4 August 2016
Update by Charles Kirwan-Taylor, Corporate Affairs & Sustainability Director
04 August 2016
We are currently in the process of compiling our second instalment of Route 4 data to be sent to the Civil Aviation Authority and the highlight is airline compliance with the Route 4 Noise Preferential Route; this increased in July to 95.27% of aircraft using Route 4 being on track, compared to 92.31% during the previous monitoring period (10 June to 3 July when Route 4 was in operation).
We continue to engage with our airline partners, Air Traffic Control and our Airspace designers to further improve performance during the 6 month monitoring period (26 May to 26 November 2016).
As I have detailed previously, the amendment to Route 4 is required by the Civil Aviation Authority and is aimed at providing a better replication of the conventional Standard Instrument Departure routes; maps in previous blog entries illustrate this.
The airport is receiving a considerable amount of correspondence from a number of communities located beneath or adjacent to Route 4 who previously experienced reduced levels of overflight when the airport switched from conventional navigation to R-NAV1, and traffic moved outside of Route 4, resulting in the situation which the CAA asked us to address. These communities are now are experiencing increased levels of overflight due to this amendment and the re-introduction of air traffic to Route 4, albeit with greater dispersal across the 3km wide swathe.
We are also receiving feedback asking for other Noise Preferential Routes to be used in addition to Route 4. By way of clarification, not all departures are utilising Route 4 - 26BOGNA, 26SFD and 26SAM Noise Preferential Routes are also being flown regularly. The choice of departure route from the airport is influenced by two factors. Firstly, aircraft take-off and land into wind for aerodynamic reasons. This will result in either easterly or westerly operations with westerly being predominant. Each mode of operations has a number of departure routes associated with it. In general, Route 4 experiences 38% of traffic leaving the airport when operating in a westerly direction. A further Noise Preferential Route to the south of the airport (called 26Wizad) is, however, used much less frequently. This route is a tactical offload route and is not usually offered as part of a flight path – it is generally offered only to local pilots in modern, high performance aircraft during extremely poor weather.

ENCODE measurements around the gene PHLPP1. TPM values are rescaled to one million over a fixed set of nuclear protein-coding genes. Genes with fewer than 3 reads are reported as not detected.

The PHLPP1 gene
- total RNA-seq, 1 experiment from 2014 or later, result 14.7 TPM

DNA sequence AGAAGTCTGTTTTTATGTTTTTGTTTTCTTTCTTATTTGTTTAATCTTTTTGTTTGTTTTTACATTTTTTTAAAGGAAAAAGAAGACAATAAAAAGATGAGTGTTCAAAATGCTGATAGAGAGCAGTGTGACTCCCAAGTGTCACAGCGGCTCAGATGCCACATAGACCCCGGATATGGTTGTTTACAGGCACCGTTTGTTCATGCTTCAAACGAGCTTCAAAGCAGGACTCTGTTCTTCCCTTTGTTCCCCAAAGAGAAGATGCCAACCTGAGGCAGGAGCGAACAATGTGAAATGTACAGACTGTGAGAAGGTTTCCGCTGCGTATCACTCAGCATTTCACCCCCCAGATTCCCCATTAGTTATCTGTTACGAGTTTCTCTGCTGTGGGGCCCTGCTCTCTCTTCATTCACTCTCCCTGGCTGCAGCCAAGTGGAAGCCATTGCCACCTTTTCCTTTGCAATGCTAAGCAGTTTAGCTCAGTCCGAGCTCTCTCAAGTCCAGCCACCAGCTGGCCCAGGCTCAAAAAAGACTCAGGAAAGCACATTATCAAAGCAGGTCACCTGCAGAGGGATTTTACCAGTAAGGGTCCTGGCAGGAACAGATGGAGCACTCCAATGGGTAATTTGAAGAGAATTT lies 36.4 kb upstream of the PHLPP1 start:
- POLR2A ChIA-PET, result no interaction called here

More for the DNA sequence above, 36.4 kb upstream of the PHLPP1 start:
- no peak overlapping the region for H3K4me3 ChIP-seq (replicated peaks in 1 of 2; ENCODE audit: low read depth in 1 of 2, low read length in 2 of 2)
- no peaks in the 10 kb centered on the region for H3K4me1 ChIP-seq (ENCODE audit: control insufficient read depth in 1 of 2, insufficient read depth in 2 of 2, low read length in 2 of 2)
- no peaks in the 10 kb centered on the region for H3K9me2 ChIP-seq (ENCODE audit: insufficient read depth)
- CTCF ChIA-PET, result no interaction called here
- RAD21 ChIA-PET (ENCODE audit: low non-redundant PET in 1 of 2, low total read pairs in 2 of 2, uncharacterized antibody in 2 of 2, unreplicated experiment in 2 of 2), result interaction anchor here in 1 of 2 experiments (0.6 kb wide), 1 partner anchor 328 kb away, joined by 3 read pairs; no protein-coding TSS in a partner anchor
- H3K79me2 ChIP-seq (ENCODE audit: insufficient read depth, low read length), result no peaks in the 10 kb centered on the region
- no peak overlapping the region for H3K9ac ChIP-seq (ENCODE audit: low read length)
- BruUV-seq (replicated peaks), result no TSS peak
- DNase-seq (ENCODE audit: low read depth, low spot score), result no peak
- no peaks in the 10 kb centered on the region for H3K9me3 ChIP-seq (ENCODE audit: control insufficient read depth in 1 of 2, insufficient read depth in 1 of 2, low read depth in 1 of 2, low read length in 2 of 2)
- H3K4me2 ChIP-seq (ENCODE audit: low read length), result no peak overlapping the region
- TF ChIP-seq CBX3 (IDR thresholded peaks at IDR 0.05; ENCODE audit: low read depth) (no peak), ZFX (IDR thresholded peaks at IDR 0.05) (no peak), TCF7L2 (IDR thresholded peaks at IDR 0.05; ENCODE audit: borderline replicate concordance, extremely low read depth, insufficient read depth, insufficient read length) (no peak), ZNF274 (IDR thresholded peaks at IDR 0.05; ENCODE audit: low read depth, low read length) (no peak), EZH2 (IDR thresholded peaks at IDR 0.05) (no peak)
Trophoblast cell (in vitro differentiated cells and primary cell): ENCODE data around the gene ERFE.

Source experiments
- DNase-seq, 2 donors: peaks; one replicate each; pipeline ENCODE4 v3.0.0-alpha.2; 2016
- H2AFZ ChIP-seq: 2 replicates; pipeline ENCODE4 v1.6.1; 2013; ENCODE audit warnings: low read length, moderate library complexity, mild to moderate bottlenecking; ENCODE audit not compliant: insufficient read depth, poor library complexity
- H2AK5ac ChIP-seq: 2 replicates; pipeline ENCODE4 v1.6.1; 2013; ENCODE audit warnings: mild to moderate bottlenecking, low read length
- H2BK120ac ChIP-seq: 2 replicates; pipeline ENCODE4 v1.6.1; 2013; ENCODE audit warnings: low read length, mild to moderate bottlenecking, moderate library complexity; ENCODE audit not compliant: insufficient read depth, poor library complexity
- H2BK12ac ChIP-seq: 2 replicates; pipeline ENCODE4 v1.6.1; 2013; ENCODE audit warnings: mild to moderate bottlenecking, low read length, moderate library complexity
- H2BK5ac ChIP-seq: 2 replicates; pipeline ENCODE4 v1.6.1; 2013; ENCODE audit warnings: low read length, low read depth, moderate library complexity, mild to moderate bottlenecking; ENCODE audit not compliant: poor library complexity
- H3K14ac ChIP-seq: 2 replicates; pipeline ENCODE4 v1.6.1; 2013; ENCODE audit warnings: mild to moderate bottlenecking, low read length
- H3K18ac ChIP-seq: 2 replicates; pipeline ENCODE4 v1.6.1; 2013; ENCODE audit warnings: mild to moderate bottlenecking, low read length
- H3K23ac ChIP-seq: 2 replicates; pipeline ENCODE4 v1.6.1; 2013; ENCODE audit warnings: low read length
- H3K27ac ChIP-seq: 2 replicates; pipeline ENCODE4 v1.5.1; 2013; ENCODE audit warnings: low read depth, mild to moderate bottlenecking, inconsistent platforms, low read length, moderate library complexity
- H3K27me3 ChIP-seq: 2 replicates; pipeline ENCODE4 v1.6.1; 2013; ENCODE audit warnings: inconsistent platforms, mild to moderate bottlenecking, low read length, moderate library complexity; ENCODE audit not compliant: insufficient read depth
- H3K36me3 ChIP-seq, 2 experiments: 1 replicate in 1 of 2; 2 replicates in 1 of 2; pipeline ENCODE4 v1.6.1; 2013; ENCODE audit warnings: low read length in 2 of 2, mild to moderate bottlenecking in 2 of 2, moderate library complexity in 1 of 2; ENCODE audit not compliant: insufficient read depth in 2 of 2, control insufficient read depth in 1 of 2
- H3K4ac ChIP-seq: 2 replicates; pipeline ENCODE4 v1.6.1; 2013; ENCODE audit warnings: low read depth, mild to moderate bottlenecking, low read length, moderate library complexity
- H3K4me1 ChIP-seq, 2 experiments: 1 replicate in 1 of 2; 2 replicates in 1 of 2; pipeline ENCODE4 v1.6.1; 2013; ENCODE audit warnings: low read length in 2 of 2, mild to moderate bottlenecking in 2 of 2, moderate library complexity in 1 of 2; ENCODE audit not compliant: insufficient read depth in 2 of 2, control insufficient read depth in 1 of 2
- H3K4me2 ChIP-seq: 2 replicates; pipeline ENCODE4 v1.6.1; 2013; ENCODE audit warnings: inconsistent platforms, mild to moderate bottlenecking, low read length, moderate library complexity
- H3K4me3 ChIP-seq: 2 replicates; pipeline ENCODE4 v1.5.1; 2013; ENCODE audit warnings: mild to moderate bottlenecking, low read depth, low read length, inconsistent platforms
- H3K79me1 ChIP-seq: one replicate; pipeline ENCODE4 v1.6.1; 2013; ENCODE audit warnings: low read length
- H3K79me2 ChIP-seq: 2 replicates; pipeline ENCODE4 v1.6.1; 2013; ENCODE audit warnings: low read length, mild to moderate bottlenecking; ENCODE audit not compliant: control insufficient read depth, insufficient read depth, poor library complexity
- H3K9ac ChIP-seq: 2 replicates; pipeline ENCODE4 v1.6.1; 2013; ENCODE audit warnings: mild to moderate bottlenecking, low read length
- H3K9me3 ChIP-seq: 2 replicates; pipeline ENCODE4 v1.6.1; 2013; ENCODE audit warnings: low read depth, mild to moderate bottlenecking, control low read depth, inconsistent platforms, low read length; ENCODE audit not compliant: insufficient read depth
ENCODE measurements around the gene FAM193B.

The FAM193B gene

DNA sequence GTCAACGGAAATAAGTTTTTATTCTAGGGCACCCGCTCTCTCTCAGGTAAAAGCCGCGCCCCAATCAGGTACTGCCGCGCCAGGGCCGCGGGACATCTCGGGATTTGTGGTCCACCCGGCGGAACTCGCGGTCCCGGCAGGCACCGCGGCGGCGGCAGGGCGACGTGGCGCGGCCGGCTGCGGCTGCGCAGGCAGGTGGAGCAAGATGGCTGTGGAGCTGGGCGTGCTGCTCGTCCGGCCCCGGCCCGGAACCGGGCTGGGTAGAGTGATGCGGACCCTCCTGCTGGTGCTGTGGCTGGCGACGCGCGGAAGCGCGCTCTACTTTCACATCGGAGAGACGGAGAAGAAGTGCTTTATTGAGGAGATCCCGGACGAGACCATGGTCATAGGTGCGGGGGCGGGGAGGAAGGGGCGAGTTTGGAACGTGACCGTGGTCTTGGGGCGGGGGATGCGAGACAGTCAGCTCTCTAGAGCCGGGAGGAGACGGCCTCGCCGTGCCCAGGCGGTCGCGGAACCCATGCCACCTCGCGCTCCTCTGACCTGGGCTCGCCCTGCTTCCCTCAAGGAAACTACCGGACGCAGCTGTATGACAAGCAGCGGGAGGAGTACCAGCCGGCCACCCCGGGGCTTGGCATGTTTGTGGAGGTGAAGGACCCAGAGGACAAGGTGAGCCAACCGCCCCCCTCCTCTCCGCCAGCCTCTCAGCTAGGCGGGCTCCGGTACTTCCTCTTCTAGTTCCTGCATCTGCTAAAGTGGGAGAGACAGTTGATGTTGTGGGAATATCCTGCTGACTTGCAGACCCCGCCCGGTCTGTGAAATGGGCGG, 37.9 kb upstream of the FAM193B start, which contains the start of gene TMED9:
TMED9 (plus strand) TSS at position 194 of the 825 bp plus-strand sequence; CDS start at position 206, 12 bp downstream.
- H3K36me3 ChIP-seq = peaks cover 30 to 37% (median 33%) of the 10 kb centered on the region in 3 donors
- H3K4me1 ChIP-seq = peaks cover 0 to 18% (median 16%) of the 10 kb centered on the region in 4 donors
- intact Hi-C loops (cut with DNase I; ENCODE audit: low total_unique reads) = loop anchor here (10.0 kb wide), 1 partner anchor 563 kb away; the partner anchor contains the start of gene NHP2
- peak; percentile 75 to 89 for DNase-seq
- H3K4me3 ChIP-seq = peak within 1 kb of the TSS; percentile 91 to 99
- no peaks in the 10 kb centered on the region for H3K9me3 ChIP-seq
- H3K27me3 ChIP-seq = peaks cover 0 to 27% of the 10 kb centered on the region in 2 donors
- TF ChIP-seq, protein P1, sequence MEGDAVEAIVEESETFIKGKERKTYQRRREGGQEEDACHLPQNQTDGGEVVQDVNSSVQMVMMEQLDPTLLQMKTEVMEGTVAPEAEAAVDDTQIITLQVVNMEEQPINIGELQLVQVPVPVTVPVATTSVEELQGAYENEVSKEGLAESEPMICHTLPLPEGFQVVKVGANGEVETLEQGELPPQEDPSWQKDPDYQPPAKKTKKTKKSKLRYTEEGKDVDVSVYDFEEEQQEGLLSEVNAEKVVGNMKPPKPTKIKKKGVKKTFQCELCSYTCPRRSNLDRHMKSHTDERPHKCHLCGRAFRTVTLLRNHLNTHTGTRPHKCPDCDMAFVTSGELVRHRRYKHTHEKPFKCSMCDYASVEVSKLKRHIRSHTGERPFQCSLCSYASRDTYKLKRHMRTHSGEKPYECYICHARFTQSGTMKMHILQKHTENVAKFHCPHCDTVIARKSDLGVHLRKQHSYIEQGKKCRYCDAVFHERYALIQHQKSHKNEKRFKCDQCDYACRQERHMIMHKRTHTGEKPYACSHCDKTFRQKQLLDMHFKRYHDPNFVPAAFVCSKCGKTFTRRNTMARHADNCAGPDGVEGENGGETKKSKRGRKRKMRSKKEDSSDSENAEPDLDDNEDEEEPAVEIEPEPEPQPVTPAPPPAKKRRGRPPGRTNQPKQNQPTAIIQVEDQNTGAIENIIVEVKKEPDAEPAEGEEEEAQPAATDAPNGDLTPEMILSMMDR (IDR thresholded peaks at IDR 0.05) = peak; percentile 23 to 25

I should also confirm that the location of the Noise Preferential Route itself has not changed, neither Gatwick Airport nor the Civil Aviation Authority has the authority to amend these; that power rests with the Secretary of State for Transport.
To date we have received 3,000 pieces of feedback from individuals; this continues to be collated and forwarded to the CAA every month. Please send your feedback to firstname.lastname@example.org. This email is for data collection only and is a no-reply email address.